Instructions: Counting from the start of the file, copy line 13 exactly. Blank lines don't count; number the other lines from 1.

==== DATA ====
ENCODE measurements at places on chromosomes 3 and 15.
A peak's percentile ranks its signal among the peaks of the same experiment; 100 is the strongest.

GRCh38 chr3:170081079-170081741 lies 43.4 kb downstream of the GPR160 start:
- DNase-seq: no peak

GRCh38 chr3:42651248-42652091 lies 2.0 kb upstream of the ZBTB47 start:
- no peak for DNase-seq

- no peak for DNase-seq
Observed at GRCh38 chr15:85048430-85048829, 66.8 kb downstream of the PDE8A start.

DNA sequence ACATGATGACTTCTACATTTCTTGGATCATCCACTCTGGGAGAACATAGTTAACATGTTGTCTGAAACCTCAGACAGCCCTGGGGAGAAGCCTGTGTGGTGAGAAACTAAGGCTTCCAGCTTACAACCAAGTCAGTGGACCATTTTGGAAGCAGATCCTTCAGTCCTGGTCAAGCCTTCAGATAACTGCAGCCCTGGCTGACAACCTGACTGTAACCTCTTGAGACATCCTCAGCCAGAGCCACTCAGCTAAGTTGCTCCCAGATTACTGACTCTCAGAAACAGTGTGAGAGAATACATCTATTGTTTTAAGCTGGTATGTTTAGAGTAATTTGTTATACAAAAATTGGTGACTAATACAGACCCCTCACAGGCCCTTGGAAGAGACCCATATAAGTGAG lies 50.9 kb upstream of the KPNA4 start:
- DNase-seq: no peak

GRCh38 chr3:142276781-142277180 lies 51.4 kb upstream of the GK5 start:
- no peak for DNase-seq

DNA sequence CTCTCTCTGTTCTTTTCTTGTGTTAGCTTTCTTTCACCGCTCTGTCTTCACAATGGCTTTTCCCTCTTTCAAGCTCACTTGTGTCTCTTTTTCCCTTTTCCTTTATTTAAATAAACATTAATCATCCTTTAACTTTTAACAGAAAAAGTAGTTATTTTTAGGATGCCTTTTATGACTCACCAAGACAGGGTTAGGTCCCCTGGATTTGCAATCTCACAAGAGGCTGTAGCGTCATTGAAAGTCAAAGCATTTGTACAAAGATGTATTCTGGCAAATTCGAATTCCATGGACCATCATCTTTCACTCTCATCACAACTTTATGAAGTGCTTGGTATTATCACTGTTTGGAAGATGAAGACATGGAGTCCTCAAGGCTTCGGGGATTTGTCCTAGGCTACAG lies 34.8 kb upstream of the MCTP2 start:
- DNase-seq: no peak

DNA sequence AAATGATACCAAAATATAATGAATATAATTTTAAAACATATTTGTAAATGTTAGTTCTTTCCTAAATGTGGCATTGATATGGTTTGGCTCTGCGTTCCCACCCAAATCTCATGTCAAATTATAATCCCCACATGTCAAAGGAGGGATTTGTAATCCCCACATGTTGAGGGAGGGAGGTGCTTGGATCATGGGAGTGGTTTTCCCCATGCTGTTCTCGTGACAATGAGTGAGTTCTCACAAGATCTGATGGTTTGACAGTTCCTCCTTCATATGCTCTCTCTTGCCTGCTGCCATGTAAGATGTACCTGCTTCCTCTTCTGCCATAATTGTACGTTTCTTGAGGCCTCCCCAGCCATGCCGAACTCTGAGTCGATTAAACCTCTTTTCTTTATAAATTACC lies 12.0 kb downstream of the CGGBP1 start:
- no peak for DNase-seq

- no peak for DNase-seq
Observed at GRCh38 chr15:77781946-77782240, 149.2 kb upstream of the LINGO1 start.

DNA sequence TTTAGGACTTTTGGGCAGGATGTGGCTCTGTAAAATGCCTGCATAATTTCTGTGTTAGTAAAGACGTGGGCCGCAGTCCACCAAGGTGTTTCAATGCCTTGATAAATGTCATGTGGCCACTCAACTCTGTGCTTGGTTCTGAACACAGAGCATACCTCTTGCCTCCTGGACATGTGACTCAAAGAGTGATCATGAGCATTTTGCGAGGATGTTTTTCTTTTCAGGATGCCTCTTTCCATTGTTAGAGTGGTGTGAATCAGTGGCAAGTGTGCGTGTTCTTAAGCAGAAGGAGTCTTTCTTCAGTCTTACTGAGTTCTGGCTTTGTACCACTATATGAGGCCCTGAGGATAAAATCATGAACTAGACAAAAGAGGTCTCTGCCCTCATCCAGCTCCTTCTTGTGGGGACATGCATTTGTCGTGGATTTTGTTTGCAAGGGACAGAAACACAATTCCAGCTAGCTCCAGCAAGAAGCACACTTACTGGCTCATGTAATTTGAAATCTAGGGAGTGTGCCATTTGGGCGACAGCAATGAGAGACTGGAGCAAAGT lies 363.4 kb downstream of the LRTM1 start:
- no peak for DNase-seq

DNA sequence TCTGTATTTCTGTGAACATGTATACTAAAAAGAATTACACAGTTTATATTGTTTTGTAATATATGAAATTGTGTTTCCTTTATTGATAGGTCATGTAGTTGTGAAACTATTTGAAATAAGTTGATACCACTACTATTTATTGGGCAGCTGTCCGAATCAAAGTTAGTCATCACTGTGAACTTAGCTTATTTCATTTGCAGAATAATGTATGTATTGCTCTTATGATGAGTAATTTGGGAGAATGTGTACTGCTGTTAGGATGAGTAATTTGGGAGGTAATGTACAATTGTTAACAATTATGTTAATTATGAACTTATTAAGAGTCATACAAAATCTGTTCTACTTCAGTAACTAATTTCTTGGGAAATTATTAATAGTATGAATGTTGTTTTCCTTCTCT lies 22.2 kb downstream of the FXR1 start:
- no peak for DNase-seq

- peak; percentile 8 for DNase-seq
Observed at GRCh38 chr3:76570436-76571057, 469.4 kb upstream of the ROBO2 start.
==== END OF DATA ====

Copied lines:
DNA sequence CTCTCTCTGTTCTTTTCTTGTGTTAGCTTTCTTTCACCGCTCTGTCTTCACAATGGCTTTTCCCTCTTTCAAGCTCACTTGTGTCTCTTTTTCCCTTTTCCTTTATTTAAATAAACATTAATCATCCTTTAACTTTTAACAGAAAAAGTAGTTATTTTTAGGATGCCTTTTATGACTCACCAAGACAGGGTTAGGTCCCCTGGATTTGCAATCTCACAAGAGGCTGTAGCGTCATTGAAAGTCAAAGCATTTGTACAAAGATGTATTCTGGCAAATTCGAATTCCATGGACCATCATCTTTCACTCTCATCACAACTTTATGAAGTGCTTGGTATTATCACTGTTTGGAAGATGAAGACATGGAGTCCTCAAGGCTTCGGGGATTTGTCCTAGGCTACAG lies 34.8 kb upstream of the MCTP2 start: